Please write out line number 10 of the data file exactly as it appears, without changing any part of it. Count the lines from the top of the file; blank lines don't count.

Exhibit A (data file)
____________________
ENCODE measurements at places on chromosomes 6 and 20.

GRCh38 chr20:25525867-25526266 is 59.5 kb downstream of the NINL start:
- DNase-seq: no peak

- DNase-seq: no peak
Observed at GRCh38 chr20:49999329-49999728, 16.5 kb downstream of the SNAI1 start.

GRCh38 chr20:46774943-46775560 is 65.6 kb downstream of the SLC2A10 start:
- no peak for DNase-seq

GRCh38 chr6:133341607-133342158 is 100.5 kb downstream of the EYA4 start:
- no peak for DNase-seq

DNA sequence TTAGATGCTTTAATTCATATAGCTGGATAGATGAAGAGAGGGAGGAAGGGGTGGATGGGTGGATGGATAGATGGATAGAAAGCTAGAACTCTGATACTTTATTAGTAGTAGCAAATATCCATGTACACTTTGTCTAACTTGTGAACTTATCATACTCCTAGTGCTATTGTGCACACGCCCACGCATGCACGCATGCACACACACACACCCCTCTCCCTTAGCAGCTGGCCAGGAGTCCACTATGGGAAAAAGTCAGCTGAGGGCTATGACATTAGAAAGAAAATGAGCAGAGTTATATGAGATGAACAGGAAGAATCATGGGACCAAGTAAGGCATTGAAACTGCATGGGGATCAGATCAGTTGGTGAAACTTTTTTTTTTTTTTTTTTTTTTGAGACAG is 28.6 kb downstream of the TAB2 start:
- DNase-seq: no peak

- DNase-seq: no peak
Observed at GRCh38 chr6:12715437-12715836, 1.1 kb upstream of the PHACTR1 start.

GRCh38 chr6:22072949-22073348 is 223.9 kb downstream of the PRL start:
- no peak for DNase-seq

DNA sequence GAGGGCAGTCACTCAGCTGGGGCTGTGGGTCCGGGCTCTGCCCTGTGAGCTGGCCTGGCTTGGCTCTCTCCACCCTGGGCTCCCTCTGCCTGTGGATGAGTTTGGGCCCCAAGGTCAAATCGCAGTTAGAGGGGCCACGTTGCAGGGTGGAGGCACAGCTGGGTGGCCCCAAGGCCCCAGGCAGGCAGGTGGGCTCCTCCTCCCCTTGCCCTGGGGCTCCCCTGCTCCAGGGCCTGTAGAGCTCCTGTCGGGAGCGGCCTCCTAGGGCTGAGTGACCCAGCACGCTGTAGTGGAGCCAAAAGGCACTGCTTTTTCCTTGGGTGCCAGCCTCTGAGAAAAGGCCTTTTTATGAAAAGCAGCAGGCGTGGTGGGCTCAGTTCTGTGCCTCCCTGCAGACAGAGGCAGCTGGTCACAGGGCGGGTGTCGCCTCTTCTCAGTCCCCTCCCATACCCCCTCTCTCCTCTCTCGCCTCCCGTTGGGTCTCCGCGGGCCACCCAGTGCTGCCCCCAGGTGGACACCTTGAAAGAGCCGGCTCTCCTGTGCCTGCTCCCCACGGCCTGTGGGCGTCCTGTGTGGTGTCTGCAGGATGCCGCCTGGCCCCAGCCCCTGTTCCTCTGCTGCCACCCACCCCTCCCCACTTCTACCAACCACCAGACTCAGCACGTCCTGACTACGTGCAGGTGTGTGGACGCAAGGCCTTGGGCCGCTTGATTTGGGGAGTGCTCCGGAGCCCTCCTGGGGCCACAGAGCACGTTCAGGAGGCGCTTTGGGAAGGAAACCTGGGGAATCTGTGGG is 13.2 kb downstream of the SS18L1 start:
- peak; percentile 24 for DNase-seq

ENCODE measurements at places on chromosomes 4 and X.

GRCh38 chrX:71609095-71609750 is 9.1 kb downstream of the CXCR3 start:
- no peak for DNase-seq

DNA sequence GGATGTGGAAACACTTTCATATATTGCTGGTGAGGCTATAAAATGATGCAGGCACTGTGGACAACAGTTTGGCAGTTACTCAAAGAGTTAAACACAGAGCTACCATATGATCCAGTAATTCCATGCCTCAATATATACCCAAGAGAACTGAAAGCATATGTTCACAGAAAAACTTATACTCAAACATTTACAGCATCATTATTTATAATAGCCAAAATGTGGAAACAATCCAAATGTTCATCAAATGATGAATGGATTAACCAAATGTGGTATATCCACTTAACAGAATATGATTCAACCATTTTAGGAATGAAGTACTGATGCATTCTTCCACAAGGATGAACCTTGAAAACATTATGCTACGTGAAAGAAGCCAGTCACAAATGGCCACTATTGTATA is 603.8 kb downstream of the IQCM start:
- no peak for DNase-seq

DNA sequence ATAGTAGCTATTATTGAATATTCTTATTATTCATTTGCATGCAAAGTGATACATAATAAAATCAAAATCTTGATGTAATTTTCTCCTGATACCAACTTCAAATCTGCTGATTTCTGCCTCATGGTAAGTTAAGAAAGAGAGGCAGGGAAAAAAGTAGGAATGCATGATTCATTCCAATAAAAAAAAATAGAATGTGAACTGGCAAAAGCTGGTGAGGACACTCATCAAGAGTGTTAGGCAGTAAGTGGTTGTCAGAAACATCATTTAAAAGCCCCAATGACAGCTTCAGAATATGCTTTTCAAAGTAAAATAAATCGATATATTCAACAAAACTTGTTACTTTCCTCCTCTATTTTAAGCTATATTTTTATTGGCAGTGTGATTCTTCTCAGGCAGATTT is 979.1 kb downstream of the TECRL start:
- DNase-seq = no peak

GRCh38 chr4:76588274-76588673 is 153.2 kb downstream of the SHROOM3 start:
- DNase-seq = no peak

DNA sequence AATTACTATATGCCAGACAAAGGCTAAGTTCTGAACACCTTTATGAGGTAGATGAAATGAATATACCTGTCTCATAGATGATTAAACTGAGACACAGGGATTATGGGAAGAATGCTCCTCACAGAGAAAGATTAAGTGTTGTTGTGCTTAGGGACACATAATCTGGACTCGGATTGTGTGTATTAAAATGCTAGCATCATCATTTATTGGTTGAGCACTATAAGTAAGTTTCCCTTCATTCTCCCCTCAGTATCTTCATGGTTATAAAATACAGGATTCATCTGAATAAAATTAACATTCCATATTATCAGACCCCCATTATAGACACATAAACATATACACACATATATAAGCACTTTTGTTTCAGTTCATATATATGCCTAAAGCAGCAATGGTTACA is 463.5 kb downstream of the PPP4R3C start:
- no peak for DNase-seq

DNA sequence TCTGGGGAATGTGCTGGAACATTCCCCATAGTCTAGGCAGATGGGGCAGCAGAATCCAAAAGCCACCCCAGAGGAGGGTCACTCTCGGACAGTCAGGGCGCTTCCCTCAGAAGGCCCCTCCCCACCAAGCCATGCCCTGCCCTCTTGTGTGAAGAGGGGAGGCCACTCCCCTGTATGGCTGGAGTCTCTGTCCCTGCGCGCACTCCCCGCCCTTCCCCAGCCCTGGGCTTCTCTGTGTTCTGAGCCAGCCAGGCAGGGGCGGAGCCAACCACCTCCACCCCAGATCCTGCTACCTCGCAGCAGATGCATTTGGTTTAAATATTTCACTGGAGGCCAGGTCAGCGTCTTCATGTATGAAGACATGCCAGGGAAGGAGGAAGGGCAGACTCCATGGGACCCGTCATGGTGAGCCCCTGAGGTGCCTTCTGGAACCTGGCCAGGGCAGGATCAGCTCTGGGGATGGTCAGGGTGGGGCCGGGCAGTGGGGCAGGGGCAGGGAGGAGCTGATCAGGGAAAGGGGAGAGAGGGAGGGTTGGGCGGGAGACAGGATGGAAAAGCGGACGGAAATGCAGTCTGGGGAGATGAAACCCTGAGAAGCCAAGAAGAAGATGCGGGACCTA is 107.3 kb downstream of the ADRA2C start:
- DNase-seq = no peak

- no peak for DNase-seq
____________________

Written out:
DNA sequence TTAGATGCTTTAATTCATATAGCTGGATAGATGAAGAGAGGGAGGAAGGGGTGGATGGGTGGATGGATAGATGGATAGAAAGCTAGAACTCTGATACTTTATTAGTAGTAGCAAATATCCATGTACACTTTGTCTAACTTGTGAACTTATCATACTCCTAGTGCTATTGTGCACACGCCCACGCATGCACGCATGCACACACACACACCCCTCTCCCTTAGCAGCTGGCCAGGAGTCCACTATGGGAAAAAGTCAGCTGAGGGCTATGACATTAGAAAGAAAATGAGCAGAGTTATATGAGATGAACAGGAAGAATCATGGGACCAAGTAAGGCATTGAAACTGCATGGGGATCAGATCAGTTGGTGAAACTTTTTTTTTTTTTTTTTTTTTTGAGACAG is 28.6 kb downstream of the TAB2 start: